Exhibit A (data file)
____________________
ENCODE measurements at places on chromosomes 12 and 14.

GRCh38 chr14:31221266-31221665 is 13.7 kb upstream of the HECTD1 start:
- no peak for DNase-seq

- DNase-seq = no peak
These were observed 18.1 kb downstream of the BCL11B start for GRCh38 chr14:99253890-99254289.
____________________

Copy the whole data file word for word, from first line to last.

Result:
ENCODE measurements at places on chromosomes 12 and 14.

GRCh38 chr14:31221266-31221665 is 13.7 kb upstream of the HECTD1 start:
- no peak for DNase-seq

- DNase-seq = no peak
These were observed 18.1 kb downstream of the BCL11B start for GRCh38 chr14:99253890-99254289.